Under the proposal, the SWCD board would retain one employee, Jerry Stensing, the district's stewardship forester who works with private landowners and others on forest plans and selling conservation trees.
That position, however, would be housed with the County Natural Resource Management Department. It is mostly self-sustaining, with Stensing contracting for services, Murphy said.
"He will be able to share his expertise with our county foresters, and our county staff and share with him," Murphy said.
Other SWCD functions, such as water planning and Wetlands Conservation Act enforcement, would be provided by staff in Patnaude's Environmental Services Department.
The Beltrami SWCD has already assumed the duties and responsibilities of the Beltrami County portion of the Marshall-Beltrami SWCD, which formally dissolved March 31, Backstrom said. The Beltrami SWCD will now have to redistrict itself to allow the new portion of mostly northwest Beltrami County to have representation on the Beltrami SWCD Board.
As a result, the 2009 Mar-Bel SWCD budget of $140,000 is zeroed out for 2010, Murphy said. Beltrami SWCD's budget of $335,705 in 2009 will shrink to $133,493, and Beltrami County Environmental Services will drop from $316,402 in 2009 to $285,037.
It means a savings of $374,000 on conservation spending to taxpayers, Murphy said, from $792,707 in 2009 to $418,530 in 2010.
"All the Mar-Bel staff have been laid off," he said, with Marshall SWCD assuming the Marshall County part of the jurisdiction. "Parthun was laid off from the Beltrami SWCD and Stensing continues. There will be administrative support within the county and consolidated planning."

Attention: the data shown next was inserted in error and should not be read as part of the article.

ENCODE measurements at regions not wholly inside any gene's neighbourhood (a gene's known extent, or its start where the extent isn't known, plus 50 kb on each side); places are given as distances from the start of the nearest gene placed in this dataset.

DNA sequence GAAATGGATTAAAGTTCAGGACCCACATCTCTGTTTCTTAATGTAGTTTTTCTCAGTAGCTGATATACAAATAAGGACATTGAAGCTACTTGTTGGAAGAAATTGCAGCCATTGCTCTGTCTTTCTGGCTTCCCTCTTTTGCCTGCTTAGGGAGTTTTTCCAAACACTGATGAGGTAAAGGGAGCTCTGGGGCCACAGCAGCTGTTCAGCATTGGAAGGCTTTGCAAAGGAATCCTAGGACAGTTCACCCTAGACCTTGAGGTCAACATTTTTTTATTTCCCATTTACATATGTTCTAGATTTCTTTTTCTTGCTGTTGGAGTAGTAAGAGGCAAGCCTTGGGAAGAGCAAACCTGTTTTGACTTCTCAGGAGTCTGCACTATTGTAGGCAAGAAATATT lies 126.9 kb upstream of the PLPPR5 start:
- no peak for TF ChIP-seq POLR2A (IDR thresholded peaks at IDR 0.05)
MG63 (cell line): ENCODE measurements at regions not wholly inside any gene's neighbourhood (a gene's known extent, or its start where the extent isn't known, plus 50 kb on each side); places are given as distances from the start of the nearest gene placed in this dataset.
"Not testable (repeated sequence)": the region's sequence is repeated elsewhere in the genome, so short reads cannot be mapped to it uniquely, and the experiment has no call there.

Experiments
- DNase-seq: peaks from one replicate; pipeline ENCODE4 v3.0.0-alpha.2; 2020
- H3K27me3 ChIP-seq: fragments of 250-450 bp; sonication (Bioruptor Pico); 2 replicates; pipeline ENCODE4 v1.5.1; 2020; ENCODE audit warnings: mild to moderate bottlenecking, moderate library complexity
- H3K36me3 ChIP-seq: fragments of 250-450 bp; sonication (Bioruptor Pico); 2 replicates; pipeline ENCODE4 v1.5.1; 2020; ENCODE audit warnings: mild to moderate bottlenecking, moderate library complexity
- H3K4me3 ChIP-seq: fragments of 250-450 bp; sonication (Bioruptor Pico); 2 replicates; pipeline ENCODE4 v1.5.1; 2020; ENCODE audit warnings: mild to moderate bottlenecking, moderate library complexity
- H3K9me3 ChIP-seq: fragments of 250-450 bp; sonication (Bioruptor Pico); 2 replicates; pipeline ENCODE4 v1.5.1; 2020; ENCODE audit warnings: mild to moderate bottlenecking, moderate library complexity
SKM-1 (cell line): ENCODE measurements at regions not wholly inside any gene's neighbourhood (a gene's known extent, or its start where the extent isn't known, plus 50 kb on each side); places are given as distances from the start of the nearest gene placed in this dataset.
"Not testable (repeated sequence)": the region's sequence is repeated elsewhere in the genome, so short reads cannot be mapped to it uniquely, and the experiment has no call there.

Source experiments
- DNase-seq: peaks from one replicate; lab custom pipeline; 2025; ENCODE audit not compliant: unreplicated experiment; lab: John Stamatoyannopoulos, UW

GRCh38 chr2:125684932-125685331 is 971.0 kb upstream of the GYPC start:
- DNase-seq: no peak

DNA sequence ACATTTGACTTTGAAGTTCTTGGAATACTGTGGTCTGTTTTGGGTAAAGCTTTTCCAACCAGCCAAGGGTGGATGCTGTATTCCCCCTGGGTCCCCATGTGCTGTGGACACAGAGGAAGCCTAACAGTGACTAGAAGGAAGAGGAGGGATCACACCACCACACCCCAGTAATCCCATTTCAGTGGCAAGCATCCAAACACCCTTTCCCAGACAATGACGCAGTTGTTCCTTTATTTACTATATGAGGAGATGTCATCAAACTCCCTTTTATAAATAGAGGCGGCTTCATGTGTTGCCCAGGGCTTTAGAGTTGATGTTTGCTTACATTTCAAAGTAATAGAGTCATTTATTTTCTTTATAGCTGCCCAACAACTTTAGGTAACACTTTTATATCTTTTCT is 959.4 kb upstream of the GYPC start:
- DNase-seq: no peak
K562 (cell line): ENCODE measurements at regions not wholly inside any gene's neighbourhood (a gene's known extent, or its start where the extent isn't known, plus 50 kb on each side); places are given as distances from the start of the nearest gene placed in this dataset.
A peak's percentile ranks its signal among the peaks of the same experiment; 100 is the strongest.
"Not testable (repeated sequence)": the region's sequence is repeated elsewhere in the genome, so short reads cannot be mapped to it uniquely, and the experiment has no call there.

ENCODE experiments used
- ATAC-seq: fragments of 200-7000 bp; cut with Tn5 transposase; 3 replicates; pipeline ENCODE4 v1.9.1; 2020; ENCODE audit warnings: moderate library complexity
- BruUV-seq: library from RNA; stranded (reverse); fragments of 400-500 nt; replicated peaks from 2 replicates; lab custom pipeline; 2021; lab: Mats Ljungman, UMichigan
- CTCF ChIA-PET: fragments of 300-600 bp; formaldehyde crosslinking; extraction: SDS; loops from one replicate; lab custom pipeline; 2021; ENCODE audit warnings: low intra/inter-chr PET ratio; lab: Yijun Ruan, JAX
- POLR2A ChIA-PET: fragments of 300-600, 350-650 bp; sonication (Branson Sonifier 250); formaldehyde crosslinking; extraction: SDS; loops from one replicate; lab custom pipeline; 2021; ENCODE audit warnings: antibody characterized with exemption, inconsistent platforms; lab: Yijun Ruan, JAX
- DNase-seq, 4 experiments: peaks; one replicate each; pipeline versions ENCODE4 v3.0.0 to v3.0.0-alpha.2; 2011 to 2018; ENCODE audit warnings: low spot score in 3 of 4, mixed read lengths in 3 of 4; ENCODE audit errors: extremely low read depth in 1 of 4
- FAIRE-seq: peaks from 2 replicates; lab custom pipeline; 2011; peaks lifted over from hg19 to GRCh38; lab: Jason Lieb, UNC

He proposed a "Resource Excellence" model where members of the Beltrami SWCD Board could serve as non-voting members of the county's Parks and Trails Advisory Council to help frame recreation policy, and on the County Planning Commission, to help with land use and development policy.
The SWCD Board itself will advise the County Board on forest and water policy issues.
The county will probably have to add two employees to County Environmental Services, a resource specialist and a water specialist, he said.
"We'll still save," Murphy said. "We will need to get more sophisticated on the work plan and in getting grants and partnering with others."
"I hope this duck flies and swims better than it did before when we had an adversarial relationship," said Commissioner Joe Vene. "There's a whole bunch of good to be done here through a cooperative venture, or whatever we call it."
Backstrom said the SWCD as a board "will still have an opportunity to educate people."
Discussions between the two entities "were hard but very respectful on what can we do for the resources," Murphy said.
No action was taken Tuesday, but Murphy suggested the board fill a vacant resource specialist position, consider creating a water specialist position, review and adopt the cooperative agreement and develop a 2010-11 cooperative work plan.
The two entities will also need to pursue project grants, he said.